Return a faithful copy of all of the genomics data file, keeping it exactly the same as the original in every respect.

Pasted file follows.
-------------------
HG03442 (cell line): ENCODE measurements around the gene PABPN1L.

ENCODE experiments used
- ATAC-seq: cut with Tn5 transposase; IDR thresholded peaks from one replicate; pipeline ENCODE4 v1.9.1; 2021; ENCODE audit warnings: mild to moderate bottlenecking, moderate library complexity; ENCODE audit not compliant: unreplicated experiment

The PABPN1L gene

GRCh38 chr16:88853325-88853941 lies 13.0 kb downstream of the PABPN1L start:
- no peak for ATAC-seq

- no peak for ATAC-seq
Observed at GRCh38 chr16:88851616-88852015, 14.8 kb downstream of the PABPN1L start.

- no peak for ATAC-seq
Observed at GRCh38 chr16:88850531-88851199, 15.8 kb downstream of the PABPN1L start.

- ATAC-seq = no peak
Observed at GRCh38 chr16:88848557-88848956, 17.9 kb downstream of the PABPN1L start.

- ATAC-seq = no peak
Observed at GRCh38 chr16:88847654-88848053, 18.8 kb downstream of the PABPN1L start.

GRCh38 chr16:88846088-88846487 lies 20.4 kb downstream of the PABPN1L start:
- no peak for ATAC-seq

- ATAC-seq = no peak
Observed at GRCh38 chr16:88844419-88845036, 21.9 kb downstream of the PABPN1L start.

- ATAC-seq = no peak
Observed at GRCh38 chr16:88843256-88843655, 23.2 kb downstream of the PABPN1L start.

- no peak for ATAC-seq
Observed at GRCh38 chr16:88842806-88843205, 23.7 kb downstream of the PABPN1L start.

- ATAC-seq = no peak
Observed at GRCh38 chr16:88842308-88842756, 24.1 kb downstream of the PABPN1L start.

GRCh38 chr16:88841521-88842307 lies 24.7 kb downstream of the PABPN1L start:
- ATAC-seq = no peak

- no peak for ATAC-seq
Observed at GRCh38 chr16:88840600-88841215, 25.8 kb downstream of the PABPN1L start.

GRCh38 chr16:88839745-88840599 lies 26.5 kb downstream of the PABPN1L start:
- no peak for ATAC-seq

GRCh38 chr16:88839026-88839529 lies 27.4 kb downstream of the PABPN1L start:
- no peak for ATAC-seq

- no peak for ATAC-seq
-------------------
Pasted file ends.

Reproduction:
HG03442 (cell line): ENCODE measurements around the gene PABPN1L.

ENCODE experiments used
- ATAC-seq: cut with Tn5 transposase; IDR thresholded peaks from one replicate; pipeline ENCODE4 v1.9.1; 2021; ENCODE audit warnings: mild to moderate bottlenecking, moderate library complexity; ENCODE audit not compliant: unreplicated experiment

The PABPN1L gene

GRCh38 chr16:88853325-88853941 lies 13.0 kb downstream of the PABPN1L start:
- no peak for ATAC-seq

- no peak for ATAC-seq
Observed at GRCh38 chr16:88851616-88852015, 14.8 kb downstream of the PABPN1L start.

- no peak for ATAC-seq
Observed at GRCh38 chr16:88850531-88851199, 15.8 kb downstream of the PABPN1L start.

- ATAC-seq = no peak
Observed at GRCh38 chr16:88848557-88848956, 17.9 kb downstream of the PABPN1L start.

- ATAC-seq = no peak
Observed at GRCh38 chr16:88847654-88848053, 18.8 kb downstream of the PABPN1L start.

GRCh38 chr16:88846088-88846487 lies 20.4 kb downstream of the PABPN1L start:
- no peak for ATAC-seq

- ATAC-seq = no peak
Observed at GRCh38 chr16:88844419-88845036, 21.9 kb downstream of the PABPN1L start.

- ATAC-seq = no peak
Observed at GRCh38 chr16:88843256-88843655, 23.2 kb downstream of the PABPN1L start.

- no peak for ATAC-seq
Observed at GRCh38 chr16:88842806-88843205, 23.7 kb downstream of the PABPN1L start.

- ATAC-seq = no peak
Observed at GRCh38 chr16:88842308-88842756, 24.1 kb downstream of the PABPN1L start.

GRCh38 chr16:88841521-88842307 lies 24.7 kb downstream of the PABPN1L start:
- ATAC-seq = no peak

- no peak for ATAC-seq
Observed at GRCh38 chr16:88840600-88841215, 25.8 kb downstream of the PABPN1L start.

GRCh38 chr16:88839745-88840599 lies 26.5 kb downstream of the PABPN1L start:
- no peak for ATAC-seq

GRCh38 chr16:88839026-88839529 lies 27.4 kb downstream of the PABPN1L start:
- no peak for ATAC-seq

- no peak for ATAC-seq